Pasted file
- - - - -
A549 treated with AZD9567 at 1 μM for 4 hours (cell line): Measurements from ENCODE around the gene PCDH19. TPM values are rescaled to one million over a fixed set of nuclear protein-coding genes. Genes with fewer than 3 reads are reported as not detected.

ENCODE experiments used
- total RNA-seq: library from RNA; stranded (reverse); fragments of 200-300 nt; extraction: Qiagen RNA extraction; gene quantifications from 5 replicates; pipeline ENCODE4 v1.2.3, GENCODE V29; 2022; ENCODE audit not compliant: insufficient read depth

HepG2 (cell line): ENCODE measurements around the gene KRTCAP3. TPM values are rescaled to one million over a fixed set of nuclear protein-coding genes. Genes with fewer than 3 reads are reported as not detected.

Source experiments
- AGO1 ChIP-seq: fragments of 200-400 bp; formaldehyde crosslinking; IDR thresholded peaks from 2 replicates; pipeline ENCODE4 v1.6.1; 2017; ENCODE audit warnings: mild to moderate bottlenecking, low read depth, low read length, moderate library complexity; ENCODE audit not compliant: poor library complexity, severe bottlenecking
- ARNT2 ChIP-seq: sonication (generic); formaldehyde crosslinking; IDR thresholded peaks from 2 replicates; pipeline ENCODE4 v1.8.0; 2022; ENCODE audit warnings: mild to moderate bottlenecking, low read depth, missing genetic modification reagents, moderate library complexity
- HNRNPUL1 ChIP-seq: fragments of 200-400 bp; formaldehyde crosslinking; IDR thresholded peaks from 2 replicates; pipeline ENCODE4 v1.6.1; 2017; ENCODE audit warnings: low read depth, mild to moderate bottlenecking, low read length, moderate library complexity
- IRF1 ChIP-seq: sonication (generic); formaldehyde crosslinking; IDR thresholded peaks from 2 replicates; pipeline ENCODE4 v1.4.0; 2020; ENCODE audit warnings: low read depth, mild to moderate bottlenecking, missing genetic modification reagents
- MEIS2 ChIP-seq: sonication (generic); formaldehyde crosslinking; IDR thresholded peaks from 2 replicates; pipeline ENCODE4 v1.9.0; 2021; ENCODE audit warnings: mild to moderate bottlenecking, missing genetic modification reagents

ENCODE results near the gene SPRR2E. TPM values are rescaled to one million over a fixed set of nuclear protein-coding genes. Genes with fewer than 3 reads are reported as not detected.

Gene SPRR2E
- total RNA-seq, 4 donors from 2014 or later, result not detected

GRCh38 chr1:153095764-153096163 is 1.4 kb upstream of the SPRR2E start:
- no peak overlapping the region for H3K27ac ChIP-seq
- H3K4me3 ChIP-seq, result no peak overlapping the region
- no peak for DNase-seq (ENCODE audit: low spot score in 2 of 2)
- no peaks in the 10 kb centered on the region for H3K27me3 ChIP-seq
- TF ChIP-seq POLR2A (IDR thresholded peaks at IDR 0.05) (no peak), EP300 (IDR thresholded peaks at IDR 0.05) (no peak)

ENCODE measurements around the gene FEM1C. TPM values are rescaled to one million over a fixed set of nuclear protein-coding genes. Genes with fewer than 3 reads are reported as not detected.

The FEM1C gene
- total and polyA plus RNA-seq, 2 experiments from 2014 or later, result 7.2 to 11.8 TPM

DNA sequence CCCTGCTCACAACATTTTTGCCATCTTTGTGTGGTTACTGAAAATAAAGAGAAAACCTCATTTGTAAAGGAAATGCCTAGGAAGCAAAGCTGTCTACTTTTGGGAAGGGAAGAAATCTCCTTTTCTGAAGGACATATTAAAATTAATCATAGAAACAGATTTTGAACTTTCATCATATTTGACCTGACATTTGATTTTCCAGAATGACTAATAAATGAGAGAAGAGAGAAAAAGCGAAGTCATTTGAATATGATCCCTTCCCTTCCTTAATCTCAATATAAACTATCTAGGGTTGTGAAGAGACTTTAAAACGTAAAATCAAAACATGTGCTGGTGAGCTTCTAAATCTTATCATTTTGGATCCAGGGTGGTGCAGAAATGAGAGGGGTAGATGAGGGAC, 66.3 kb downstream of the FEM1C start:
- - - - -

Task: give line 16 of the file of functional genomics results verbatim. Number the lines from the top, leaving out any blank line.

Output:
- H3K4me3 ChIP-seq, result no peak overlapping the region